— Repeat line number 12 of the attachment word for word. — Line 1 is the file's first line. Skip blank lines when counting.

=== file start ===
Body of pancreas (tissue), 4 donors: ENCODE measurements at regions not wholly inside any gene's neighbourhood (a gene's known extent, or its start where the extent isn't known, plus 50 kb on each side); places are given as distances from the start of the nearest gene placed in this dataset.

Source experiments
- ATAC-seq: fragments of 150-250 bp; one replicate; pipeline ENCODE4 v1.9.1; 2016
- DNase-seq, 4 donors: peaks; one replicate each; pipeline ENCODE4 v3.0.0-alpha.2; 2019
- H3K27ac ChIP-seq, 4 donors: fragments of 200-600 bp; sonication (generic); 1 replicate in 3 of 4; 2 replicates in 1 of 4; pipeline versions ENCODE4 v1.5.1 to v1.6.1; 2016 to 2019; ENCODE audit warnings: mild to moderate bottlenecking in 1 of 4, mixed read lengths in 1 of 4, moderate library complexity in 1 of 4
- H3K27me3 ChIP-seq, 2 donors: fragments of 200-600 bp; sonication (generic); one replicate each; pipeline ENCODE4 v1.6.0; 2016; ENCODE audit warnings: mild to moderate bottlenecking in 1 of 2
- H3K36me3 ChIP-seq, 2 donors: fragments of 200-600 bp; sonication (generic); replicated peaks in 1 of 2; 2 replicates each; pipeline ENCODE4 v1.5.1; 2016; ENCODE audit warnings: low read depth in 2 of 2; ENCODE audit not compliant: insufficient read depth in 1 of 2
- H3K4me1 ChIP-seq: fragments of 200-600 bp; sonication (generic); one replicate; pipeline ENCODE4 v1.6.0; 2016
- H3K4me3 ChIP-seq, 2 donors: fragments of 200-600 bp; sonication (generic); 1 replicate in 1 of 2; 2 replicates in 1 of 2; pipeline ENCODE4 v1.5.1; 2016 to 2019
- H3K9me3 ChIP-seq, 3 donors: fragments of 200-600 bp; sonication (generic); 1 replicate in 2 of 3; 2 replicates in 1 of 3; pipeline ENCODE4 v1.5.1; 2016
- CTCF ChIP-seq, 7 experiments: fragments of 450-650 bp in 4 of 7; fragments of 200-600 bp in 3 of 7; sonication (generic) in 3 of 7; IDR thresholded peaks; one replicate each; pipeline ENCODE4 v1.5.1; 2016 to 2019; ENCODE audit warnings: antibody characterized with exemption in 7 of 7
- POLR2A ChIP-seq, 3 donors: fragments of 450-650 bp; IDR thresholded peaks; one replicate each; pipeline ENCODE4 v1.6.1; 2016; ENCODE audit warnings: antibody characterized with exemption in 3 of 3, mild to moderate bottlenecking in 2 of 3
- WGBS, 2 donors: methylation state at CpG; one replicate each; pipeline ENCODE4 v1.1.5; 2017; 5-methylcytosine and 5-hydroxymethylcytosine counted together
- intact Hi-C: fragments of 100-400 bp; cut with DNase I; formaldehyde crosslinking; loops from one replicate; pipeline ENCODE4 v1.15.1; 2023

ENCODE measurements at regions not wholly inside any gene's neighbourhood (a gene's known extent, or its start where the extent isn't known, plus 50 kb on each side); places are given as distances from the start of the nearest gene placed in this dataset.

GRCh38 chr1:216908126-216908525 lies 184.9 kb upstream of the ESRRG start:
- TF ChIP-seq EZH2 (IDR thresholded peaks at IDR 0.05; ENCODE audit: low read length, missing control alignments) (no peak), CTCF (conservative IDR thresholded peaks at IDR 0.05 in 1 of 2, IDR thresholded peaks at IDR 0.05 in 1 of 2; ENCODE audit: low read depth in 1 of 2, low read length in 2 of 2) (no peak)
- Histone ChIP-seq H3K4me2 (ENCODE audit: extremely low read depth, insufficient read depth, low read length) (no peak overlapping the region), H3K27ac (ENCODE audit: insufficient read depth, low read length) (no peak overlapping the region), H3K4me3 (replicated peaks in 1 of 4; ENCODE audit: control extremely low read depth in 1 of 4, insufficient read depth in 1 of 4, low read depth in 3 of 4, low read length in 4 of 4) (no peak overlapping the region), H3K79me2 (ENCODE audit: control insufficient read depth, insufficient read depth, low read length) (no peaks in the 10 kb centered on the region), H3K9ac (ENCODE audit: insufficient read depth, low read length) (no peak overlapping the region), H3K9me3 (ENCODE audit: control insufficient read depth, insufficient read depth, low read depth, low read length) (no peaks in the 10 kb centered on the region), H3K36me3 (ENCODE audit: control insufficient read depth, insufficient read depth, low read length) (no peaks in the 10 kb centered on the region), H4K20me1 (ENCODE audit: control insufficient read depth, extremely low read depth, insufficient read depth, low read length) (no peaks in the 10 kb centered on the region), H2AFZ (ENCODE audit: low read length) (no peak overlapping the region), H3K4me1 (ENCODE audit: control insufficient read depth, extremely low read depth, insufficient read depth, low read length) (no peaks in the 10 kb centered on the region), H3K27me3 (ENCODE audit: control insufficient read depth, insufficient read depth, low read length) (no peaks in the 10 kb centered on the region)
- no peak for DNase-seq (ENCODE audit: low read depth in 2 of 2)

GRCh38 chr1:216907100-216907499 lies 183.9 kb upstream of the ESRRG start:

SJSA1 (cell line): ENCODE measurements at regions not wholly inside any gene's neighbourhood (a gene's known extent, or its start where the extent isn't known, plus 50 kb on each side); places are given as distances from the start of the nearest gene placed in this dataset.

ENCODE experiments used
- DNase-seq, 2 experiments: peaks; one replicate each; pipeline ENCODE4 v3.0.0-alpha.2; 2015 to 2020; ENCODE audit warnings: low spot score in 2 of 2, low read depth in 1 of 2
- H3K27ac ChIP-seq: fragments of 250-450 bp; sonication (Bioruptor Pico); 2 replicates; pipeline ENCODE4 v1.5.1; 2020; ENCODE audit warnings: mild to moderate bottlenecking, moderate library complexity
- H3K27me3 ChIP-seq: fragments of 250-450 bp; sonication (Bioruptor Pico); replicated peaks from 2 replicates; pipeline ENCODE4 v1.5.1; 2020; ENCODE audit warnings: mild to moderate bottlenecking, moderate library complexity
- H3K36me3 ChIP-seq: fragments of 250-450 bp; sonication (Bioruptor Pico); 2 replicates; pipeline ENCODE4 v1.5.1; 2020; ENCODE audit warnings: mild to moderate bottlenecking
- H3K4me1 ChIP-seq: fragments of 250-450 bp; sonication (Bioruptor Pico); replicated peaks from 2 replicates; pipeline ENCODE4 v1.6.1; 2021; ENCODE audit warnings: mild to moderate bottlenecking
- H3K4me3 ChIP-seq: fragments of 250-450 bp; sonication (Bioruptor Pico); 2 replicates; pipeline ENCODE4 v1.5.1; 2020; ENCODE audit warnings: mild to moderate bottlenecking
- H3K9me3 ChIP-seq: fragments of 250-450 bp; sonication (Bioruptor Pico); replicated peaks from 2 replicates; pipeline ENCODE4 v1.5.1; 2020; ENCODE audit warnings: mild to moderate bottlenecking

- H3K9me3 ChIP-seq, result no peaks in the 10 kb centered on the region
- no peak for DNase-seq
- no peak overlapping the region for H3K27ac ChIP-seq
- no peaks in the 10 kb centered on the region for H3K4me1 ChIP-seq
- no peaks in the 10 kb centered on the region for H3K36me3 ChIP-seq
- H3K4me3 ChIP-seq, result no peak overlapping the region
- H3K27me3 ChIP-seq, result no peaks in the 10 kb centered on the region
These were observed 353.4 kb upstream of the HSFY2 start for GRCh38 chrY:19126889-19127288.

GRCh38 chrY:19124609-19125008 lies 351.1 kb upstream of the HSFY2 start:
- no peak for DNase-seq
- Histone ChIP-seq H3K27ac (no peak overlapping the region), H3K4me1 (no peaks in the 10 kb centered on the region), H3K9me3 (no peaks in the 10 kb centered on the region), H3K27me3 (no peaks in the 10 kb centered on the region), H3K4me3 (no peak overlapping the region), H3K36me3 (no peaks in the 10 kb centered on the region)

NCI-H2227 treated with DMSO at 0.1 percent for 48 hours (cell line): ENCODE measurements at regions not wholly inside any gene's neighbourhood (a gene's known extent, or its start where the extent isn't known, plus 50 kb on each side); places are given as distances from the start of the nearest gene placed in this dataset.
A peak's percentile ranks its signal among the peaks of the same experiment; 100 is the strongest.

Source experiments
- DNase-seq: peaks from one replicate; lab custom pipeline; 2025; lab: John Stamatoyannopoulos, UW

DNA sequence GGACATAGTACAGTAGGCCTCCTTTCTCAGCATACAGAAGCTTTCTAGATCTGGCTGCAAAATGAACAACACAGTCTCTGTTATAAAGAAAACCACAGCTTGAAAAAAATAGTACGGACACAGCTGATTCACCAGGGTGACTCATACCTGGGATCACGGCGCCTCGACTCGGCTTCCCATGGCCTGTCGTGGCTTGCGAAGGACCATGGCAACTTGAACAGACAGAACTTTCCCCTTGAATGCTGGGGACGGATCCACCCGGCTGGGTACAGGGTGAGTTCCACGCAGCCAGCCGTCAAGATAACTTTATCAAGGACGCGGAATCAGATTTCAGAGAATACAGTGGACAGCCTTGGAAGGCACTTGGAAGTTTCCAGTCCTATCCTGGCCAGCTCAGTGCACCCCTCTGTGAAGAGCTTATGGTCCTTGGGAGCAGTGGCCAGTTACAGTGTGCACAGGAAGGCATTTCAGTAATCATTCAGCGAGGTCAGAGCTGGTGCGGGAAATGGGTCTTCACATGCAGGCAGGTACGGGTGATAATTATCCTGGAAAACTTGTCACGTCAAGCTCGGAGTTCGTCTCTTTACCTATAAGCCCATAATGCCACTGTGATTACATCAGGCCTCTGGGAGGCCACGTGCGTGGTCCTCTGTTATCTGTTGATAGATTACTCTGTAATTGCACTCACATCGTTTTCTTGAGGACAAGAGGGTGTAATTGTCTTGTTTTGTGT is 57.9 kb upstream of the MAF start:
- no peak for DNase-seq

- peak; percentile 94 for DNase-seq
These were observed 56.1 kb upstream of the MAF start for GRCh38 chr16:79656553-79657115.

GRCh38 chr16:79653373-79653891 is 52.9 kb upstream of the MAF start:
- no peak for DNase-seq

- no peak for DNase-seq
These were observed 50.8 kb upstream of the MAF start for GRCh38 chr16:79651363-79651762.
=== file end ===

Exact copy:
- POLR2A ChIP-seq, 3 donors: fragments of 450-650 bp; IDR thresholded peaks; one replicate each; pipeline ENCODE4 v1.6.1; 2016; ENCODE audit warnings: antibody characterized with exemption in 3 of 3, mild to moderate bottlenecking in 2 of 3